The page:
Many have blasted the move, saying they have childhood memories of the “Streets of Old Milwaukee.”
Responding to concern that they are getting rid of the iconic, nostalgic “Streets of Old Milwaukee” exhibit, the Milwaukee Public Museum admitted in a lengthy statement that they will be creating “new built-ins” that get rid of the name “Streets of Old Milwaukee” in the new museum.
The old exhibit is not coming over to the new museum, which opens in 2026, in full, the museum wrote in a statement, but there will be “a highly immersive walkthrough of Milwaukee that explores our marvelous city’s history, nature, and cultures.”
Admitted the museum: “It will not be called ‘Streets of Old Milwaukee,’ as all exhibits are getting new names. Stay tuned for more details later this spring, as we need a few more months to make sure every fun detail is just right.”
In other words, the “Streets of Old Milwaukee” as you know it will be no more, and the museum isn’t saying how much the new museum’s exhibit will resemble it, if at all. But there will be something immersive.
Some people criticized the decision on the museum’s comment thread. “The streets is the most visited exhibit in the museum. We understand that not everything can be the same, but this exhibit must stay as a large mainstay of the museum, it’s important to your visitors, your educational experience, your overall draw, and for our community,” wrote one man.
Another person wrote, “The Streets of Old Milwaukee was my favorite stop as a kid and I was able to finally make it back this last summer as an adult. I was still so fascinated with it, just like when I was little. It’s pure magic. I can’t wait to see what the new MPM will look like and can only hope it will hold the same magic for future children to experience and remember too.”
Streets of Old Milwaukee Controversy
The museum noted that, over the course of a few days, the museum’s previous statement that “entire exhibits won’t be moving over” fueled a lot of “speculation about the Future Museum.”
“While the community will get a first peek at the Future Museum exhibits in spring, here are a few details that might help to provide some clarity about our process,” the museum wrote.
But the statement was still pretty vague.
What does “entire exhibits won’t be moving over” mean?
“Most of our exhibits, like the Streets of Old Milwaukee, have elements that are built into the current facility. Deconstructing those in a way that won’t damage them and using those exact same materials to reconstruct them in a differently shaped building would be nearly impossible, not to mention excessively expensive and time-consuming. What we can do is construct new built-ins that create the same immersive, engaging experience you know and love at MPM,” they wrote.
They did not explain how much those “new built-ins” would resemble the Streets of Old Milwaukee.
“We also want to be completely transparent in that many favorite exhibit elements from MPM will be in the new Museum, but there will also be places where we’ll want to show you something new,” the museum wrote. “There are millions of objects and specimens behind the scenes that have never been on display before. We think it’s time to share some of those with you, and maybe even have some objects on rotation so you are exposed to new collections items throughout your visits.”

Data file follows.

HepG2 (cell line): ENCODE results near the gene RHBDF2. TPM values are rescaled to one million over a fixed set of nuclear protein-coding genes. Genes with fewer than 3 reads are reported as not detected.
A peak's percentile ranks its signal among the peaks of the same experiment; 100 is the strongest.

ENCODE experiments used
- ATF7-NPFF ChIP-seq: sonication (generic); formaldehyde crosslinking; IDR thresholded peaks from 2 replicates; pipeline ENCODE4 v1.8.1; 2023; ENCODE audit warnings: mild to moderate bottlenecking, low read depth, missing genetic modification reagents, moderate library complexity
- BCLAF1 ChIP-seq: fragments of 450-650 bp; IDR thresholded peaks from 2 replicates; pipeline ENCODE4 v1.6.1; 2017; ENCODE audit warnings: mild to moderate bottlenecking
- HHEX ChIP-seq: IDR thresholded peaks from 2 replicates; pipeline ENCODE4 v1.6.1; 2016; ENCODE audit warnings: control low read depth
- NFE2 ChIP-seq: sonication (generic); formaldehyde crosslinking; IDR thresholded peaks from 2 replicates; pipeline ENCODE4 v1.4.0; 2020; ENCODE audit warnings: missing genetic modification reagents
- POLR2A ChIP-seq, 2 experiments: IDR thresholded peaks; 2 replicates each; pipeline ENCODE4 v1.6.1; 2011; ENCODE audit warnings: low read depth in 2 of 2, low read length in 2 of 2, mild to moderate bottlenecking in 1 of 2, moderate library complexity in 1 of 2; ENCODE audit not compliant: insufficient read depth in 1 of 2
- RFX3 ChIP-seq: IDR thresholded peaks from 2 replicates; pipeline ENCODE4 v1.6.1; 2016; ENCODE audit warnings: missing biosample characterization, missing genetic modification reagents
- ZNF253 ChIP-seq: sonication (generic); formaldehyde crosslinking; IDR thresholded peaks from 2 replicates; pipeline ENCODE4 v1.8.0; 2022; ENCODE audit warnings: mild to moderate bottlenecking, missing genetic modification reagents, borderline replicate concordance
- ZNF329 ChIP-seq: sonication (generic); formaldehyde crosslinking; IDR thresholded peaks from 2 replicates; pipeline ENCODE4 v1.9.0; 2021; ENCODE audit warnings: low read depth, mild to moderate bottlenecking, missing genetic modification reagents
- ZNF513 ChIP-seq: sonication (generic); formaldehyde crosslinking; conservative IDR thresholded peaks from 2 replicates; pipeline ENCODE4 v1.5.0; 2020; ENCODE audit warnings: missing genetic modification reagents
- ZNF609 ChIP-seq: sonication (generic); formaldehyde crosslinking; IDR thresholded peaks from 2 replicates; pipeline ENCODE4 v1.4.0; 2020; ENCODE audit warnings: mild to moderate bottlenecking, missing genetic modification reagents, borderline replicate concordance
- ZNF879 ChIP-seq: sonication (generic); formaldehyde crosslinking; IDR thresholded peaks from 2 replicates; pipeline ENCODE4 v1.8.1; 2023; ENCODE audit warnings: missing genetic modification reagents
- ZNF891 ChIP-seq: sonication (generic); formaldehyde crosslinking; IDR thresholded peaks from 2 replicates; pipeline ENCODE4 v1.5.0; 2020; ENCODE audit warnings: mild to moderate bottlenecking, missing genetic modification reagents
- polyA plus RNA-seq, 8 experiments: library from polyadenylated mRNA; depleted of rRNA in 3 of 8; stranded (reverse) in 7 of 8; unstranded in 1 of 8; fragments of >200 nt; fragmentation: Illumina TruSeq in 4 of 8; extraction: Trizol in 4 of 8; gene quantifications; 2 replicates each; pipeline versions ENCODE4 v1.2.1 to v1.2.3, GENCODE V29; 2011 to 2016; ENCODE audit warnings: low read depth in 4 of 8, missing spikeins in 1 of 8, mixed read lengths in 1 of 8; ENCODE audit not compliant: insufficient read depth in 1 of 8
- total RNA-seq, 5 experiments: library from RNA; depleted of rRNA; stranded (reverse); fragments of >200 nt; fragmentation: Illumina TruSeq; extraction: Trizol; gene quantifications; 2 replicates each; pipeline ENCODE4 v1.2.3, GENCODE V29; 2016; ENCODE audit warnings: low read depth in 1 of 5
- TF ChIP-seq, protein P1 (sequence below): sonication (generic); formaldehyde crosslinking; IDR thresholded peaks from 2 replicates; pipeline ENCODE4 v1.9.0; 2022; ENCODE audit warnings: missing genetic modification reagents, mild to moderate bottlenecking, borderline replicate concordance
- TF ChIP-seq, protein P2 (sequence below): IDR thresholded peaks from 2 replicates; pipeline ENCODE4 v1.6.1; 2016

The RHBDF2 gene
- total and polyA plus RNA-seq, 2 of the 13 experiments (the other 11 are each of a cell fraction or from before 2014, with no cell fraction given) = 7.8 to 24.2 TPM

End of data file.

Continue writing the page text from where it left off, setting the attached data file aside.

The museum added:
“Community input is important to MPM. We’ve been soliciting input on this project for years. We do read all the comments and emails. As you can imagine, we’ve heard everything from ‘don’t change a thing’ to ‘the Museum needs a complete overhaul.’ Where we want to land is somewhere in the middle, which means a mix of familiar favorites and what we hope will be some new favorites.”
“Unlike the current Museum, which has three floors of exhibits, the Future Museum will have four floors of many wonderful exhibit galleries that take you around the world and back in time. And yes, one of those exhibit ‘gallerie’ will be a highly immersive walkthrough of Milwaukee that explores our marvelous city’s history, nature, and cultures.”
The museum continued:
“Keep in mind that when the current Museum was built in the early 1960s, exhibits were designed and added one-by-one over a period of years. We are designing an entire Museum of exhibits at once. That takes an extraordinary amount of thought, time, and coordination from our curators, collections managers, exhibit artists, and architects. What we’ll show you in spring is a generous peek at which galleries we’ll have and what some of them will look like. Until then, we ask for your patience and want to reassure you that we understand how important the nostalgia of the current museum is to you.”
They added: “One more thing: Building and designing a museum is a long process, and we will share key milestones over the course of the next several years, leading to the opening in late 2026. Along the way, if you hear something about the Future Museum, please don’t assume it’s true unless you’ve seen that same information from official MPM channels. All important announcements will be made at mpm.edu/future and shared via MPM’s social media and email newsletters. It’s important that you have the facts. We love this Museum, too, and most of us have grown up here just like so many of you! We are honored to make sure it continues to be a community treasure for future generations.”
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